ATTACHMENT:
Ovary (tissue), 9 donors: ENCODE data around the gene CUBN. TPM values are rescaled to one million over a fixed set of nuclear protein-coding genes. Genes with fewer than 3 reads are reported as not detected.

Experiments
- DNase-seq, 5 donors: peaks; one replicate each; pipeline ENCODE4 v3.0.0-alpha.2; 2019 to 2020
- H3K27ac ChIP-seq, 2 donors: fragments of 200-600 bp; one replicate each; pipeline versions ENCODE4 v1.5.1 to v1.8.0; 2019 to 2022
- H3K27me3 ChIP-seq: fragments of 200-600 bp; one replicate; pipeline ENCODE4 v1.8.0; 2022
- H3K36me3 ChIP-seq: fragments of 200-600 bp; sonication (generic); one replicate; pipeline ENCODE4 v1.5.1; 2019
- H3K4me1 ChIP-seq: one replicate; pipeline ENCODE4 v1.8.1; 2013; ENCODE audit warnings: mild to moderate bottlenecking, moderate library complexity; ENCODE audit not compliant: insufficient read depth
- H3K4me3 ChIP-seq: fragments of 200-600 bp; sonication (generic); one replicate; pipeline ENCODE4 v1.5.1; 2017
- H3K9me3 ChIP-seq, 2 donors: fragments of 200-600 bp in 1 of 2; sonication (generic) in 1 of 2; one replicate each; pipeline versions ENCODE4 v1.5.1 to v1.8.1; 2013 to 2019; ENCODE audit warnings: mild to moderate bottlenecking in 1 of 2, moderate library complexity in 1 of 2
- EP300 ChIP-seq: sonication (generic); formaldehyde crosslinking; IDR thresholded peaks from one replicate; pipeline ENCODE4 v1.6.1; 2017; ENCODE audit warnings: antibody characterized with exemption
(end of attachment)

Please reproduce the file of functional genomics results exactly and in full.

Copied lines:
Ovary (tissue), 9 donors: ENCODE data around the gene CUBN. TPM values are rescaled to one million over a fixed set of nuclear protein-coding genes. Genes with fewer than 3 reads are reported as not detected.

Experiments
- DNase-seq, 5 donors: peaks; one replicate each; pipeline ENCODE4 v3.0.0-alpha.2; 2019 to 2020
- H3K27ac ChIP-seq, 2 donors: fragments of 200-600 bp; one replicate each; pipeline versions ENCODE4 v1.5.1 to v1.8.0; 2019 to 2022
- H3K27me3 ChIP-seq: fragments of 200-600 bp; one replicate; pipeline ENCODE4 v1.8.0; 2022
- H3K36me3 ChIP-seq: fragments of 200-600 bp; sonication (generic); one replicate; pipeline ENCODE4 v1.5.1; 2019
- H3K4me1 ChIP-seq: one replicate; pipeline ENCODE4 v1.8.1; 2013; ENCODE audit warnings: mild to moderate bottlenecking, moderate library complexity; ENCODE audit not compliant: insufficient read depth
- H3K4me3 ChIP-seq: fragments of 200-600 bp; sonication (generic); one replicate; pipeline ENCODE4 v1.5.1; 2017
- H3K9me3 ChIP-seq, 2 donors: fragments of 200-600 bp in 1 of 2; sonication (generic) in 1 of 2; one replicate each; pipeline versions ENCODE4 v1.5.1 to v1.8.1; 2013 to 2019; ENCODE audit warnings: mild to moderate bottlenecking in 1 of 2, moderate library complexity in 1 of 2
- EP300 ChIP-seq: sonication (generic); formaldehyde crosslinking; IDR thresholded peaks from one replicate; pipeline ENCODE4 v1.6.1; 2017; ENCODE audit warnings: antibody characterized with exemption